The first outing, at Road Atlanta, was an encouraging one. Paul Newman ended up tenth overall, but the Porsche 935s were still out of reach. Overheating problems were consistent. Things would get even tougher with the arrival of a new breed of racers, in the name of the GTPs. It became clear that the car would never become a winner. A succession of not so bad results was the best Paul could do, but no victory could be overseen for the future. Ironically, the best placing came at the last race of the season, at Portland, with a sixth overall. With no positive evolution to be predicted, the project was dropped. But it was not a car to be forgotten, as Sam Posey would put it. Paul Newman would not be seen that much in 1982, but it was the year he would enjoy his first professional victory, at Brainerd in the sole Trans Am race he entered. Paul drove the Datsun 280ZX Turbo which was quite similar to the Electramotive GTO car. The car was closer to the GTO specs than the radical GTX car run the previous year. It was surely more efficient, too. Paul became definitely recognized as a race driver. It was better than the Oscars, as he would probably say.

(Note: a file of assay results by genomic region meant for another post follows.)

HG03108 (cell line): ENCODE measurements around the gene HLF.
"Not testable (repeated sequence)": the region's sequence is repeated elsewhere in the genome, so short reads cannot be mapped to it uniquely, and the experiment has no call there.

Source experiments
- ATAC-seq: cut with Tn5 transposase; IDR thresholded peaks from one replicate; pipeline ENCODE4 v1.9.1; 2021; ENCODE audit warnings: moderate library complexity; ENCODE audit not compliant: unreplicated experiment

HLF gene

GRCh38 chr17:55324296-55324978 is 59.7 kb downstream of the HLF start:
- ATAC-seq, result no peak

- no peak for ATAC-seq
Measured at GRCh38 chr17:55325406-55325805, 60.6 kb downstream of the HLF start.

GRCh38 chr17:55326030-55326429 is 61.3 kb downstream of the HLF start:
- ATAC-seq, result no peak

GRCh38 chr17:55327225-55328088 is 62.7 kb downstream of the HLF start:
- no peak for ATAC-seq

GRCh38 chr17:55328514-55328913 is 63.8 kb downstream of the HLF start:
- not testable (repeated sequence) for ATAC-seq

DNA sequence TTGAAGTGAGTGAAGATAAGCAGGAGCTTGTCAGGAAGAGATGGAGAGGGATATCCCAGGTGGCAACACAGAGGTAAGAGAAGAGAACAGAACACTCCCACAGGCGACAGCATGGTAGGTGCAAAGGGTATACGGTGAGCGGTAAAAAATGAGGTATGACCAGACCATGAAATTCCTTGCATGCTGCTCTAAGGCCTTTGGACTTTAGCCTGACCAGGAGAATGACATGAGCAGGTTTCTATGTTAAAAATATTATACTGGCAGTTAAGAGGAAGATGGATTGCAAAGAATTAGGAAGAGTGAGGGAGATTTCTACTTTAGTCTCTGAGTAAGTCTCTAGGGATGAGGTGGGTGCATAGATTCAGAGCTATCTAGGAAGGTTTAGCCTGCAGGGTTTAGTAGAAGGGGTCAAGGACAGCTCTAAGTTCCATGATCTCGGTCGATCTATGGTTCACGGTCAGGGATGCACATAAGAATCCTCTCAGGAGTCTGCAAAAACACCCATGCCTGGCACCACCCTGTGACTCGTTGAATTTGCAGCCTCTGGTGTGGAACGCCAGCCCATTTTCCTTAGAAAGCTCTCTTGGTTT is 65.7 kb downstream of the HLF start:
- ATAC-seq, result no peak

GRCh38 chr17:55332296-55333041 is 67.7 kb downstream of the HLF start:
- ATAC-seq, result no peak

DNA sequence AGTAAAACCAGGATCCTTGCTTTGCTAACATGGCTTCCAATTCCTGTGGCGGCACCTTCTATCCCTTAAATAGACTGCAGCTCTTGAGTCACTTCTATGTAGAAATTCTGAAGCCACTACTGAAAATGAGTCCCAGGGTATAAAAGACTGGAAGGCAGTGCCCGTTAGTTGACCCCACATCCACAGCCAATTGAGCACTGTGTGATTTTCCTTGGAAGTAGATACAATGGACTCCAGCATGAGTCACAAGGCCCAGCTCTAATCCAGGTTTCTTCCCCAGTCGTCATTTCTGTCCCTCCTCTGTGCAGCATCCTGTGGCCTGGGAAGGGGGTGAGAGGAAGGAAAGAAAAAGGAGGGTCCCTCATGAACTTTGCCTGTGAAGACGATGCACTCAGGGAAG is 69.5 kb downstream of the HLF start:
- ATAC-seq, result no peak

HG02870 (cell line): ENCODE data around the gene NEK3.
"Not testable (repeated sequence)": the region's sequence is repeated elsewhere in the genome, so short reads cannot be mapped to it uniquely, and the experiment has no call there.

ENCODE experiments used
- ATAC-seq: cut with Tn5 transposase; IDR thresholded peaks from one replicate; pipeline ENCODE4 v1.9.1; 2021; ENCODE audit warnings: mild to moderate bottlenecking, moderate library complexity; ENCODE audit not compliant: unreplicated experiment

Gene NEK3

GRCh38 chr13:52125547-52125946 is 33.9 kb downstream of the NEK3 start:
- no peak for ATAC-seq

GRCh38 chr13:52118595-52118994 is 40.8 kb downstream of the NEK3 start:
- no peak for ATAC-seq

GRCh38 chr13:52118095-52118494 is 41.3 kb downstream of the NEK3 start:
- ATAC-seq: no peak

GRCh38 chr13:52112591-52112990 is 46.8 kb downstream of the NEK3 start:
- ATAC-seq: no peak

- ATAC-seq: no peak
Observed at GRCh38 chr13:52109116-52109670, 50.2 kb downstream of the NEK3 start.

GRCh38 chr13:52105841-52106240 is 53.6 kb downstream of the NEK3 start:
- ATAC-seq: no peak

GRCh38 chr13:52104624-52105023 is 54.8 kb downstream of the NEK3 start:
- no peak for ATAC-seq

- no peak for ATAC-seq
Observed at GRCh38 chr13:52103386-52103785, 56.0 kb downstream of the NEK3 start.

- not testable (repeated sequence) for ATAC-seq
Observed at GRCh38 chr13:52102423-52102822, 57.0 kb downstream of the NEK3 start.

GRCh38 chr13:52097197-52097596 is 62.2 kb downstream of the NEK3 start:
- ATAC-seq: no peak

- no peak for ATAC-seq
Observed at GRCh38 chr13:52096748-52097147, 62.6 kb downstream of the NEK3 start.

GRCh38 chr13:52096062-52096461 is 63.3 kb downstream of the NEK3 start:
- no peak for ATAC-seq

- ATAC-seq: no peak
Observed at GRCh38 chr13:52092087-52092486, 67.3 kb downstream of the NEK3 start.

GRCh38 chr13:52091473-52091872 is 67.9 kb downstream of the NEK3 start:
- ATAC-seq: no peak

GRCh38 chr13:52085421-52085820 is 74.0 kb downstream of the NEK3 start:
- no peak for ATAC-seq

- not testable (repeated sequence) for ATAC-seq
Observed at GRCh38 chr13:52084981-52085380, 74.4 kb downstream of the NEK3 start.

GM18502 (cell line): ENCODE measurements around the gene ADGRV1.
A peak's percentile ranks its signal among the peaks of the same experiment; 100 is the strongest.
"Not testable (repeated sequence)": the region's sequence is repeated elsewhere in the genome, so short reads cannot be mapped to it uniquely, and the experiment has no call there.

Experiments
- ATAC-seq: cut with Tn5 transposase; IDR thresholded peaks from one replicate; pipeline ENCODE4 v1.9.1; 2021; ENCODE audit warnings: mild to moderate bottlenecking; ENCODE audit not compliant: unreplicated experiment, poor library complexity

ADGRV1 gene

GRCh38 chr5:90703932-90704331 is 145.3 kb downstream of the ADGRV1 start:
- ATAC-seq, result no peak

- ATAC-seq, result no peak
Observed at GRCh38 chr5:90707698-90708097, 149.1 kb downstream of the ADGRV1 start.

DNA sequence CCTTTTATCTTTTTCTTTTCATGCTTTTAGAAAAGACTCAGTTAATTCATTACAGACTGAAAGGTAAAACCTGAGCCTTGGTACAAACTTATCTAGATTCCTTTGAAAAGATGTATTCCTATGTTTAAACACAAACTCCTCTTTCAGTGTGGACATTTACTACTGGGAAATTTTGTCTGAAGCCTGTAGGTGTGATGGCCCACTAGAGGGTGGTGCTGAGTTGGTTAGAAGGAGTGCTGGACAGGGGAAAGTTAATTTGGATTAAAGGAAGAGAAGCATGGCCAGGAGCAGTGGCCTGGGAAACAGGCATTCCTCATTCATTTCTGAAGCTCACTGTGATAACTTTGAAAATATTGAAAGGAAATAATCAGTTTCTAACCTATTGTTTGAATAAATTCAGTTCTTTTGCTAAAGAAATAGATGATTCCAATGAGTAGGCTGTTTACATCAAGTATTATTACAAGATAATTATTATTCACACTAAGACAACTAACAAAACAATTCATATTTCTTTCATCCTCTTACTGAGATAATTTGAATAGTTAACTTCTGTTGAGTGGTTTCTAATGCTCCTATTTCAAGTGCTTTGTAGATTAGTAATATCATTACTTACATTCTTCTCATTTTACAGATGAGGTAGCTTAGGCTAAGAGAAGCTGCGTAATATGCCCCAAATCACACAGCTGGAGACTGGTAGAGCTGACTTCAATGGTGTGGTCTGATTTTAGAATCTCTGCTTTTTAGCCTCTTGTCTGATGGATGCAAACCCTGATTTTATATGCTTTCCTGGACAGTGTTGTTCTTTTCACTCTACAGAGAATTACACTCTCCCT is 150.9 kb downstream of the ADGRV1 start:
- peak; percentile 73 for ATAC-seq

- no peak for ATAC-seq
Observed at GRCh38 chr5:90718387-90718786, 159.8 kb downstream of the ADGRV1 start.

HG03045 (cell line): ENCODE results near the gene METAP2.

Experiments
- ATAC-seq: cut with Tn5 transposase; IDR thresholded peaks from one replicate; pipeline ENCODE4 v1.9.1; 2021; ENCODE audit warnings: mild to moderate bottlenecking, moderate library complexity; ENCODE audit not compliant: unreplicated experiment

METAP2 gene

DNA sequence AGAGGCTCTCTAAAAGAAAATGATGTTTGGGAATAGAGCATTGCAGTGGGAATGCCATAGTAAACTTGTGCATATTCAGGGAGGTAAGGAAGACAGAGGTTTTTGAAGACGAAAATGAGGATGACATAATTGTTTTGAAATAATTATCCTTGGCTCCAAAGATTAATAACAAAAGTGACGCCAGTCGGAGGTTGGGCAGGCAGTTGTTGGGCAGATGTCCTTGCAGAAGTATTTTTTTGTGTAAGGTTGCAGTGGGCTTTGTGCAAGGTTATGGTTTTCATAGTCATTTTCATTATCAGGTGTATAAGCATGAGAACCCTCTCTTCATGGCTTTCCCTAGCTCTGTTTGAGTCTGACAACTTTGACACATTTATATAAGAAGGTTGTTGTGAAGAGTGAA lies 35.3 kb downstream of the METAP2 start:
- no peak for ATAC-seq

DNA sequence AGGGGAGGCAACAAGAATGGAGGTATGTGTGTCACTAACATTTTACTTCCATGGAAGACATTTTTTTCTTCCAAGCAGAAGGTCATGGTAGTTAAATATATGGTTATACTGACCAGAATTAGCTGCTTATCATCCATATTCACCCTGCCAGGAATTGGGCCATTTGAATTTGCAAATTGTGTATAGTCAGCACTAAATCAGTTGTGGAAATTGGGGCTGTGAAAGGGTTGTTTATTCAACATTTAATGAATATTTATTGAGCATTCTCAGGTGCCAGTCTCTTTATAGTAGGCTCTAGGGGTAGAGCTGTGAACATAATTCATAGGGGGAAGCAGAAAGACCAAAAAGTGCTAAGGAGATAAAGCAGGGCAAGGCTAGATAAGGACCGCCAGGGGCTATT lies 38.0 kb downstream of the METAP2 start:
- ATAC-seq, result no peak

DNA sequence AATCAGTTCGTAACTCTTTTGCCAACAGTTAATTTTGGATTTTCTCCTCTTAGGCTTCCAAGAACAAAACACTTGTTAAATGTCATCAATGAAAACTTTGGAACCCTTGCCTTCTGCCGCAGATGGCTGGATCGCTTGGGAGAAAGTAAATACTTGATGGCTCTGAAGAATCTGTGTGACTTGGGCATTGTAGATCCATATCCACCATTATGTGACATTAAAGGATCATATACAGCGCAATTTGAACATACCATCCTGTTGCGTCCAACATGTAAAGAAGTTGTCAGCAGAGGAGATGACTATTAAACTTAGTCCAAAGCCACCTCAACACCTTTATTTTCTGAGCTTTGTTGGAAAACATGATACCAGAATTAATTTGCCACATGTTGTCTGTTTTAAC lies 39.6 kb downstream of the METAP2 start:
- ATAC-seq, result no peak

The 1983 season was some kind of a major move, as Paul Newman would run the Trans Am championship for the first time. Not on a sporadic basis as he did before, but it was his first full season campaign.
Copyright Van Zannis, courtesy Racingsportscars.
The car was still the Datsun 280ZX T entered by Bob Sharp Racing. The team had built a state-of-the-art tubeframe car, which proved very powerful. Diet Coke came in as the main sponsor. However, it was plagued by some transmission failures, due to this horsepower surge. A pair of thirds at Summit Point was the best he could do : he finished ninth in the point standings.
The 1983 season was also the year he founded Newman-Haas Racing. He had met Carl Haas earlier and some strong ties had derived from this relationship. It would be the beginning of a very long career as a team owner, a job that suited him as well as his driver's racing suit. This new team was mainly focused on CART or Indycar racing. They had become partners after joking about tax write-offs. That partnership wpuld last for many years.